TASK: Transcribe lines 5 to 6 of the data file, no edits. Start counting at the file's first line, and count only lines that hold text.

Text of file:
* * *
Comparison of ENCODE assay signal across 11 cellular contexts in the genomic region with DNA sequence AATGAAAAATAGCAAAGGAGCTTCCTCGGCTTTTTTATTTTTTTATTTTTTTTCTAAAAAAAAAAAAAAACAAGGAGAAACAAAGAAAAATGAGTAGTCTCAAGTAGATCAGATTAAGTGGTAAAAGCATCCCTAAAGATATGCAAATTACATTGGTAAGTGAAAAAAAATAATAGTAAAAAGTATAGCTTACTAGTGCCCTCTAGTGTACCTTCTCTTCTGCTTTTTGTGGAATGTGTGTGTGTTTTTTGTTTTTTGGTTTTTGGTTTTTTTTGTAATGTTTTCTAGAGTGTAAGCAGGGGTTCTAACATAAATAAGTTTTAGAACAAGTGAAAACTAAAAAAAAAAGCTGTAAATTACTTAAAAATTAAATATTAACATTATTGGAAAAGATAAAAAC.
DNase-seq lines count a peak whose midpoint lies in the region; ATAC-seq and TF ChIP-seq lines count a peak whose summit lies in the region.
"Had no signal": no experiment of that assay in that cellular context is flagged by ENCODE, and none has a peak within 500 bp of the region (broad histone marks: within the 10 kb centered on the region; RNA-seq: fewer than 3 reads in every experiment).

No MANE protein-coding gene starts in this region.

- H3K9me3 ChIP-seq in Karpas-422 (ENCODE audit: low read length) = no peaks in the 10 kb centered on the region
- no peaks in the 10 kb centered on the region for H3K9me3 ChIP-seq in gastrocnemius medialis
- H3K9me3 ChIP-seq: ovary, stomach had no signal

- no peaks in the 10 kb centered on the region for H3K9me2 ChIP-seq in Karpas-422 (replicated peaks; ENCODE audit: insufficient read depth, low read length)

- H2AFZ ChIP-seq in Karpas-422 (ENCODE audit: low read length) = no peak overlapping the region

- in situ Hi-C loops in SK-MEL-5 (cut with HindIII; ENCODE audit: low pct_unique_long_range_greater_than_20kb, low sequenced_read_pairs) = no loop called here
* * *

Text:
- H3K9me3 ChIP-seq in Karpas-422 (ENCODE audit: low read length) = no peaks in the 10 kb centered on the region
- no peaks in the 10 kb centered on the region for H3K9me3 ChIP-seq in gastrocnemius medialis